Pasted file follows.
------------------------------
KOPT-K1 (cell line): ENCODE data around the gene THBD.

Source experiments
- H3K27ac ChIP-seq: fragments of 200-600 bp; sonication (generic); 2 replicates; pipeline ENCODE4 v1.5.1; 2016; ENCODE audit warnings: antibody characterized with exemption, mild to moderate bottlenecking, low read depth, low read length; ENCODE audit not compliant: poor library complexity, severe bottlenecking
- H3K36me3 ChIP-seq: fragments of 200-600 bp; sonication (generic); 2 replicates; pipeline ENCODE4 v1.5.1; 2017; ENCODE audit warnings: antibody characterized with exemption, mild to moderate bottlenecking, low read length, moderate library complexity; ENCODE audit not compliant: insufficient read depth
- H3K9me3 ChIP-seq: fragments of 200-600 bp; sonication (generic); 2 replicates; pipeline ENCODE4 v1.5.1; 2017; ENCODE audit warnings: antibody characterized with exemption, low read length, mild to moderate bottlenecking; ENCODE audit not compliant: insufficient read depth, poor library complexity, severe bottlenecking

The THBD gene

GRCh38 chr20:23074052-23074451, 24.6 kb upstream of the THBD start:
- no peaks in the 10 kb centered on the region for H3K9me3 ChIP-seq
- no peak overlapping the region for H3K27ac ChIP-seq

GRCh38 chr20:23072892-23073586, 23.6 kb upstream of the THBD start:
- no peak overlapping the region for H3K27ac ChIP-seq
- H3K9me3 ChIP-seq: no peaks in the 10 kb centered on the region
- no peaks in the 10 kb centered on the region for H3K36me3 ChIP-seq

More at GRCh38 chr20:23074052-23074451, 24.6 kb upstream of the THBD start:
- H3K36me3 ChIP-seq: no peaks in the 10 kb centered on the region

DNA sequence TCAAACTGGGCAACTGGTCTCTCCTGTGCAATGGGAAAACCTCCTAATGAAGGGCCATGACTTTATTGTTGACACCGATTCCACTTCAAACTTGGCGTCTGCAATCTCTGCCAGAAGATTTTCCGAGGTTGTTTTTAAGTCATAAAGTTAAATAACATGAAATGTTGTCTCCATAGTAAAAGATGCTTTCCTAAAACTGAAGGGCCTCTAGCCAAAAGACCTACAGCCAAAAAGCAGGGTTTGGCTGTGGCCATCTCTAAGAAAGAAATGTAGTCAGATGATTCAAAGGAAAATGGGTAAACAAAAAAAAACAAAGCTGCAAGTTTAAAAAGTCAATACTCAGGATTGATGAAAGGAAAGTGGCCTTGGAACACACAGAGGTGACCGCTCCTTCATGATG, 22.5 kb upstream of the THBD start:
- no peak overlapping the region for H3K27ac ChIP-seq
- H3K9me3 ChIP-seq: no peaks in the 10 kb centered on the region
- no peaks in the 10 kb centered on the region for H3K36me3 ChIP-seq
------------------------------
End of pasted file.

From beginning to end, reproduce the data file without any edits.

KOPT-K1 (cell line): ENCODE data around the gene THBD.

Source experiments
- H3K27ac ChIP-seq: fragments of 200-600 bp; sonication (generic); 2 replicates; pipeline ENCODE4 v1.5.1; 2016; ENCODE audit warnings: antibody characterized with exemption, mild to moderate bottlenecking, low read depth, low read length; ENCODE audit not compliant: poor library complexity, severe bottlenecking
- H3K36me3 ChIP-seq: fragments of 200-600 bp; sonication (generic); 2 replicates; pipeline ENCODE4 v1.5.1; 2017; ENCODE audit warnings: antibody characterized with exemption, mild to moderate bottlenecking, low read length, moderate library complexity; ENCODE audit not compliant: insufficient read depth
- H3K9me3 ChIP-seq: fragments of 200-600 bp; sonication (generic); 2 replicates; pipeline ENCODE4 v1.5.1; 2017; ENCODE audit warnings: antibody characterized with exemption, low read length, mild to moderate bottlenecking; ENCODE audit not compliant: insufficient read depth, poor library complexity, severe bottlenecking

The THBD gene

GRCh38 chr20:23074052-23074451, 24.6 kb upstream of the THBD start:
- no peaks in the 10 kb centered on the region for H3K9me3 ChIP-seq
- no peak overlapping the region for H3K27ac ChIP-seq

GRCh38 chr20:23072892-23073586, 23.6 kb upstream of the THBD start:
- no peak overlapping the region for H3K27ac ChIP-seq
- H3K9me3 ChIP-seq: no peaks in the 10 kb centered on the region
- no peaks in the 10 kb centered on the region for H3K36me3 ChIP-seq

More at GRCh38 chr20:23074052-23074451, 24.6 kb upstream of the THBD start:
- H3K36me3 ChIP-seq: no peaks in the 10 kb centered on the region

DNA sequence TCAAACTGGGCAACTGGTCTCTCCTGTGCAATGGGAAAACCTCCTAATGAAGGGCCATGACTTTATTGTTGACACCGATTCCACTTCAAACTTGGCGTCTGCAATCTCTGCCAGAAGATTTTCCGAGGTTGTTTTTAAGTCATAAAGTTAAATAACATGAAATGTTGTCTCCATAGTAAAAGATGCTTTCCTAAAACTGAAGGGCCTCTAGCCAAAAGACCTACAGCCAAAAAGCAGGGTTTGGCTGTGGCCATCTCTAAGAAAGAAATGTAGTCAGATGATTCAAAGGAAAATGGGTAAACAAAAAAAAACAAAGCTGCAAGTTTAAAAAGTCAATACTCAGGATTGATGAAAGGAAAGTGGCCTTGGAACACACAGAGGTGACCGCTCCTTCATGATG, 22.5 kb upstream of the THBD start:
- no peak overlapping the region for H3K27ac ChIP-seq
- H3K9me3 ChIP-seq: no peaks in the 10 kb centered on the region
- no peaks in the 10 kb centered on the region for H3K36me3 ChIP-seq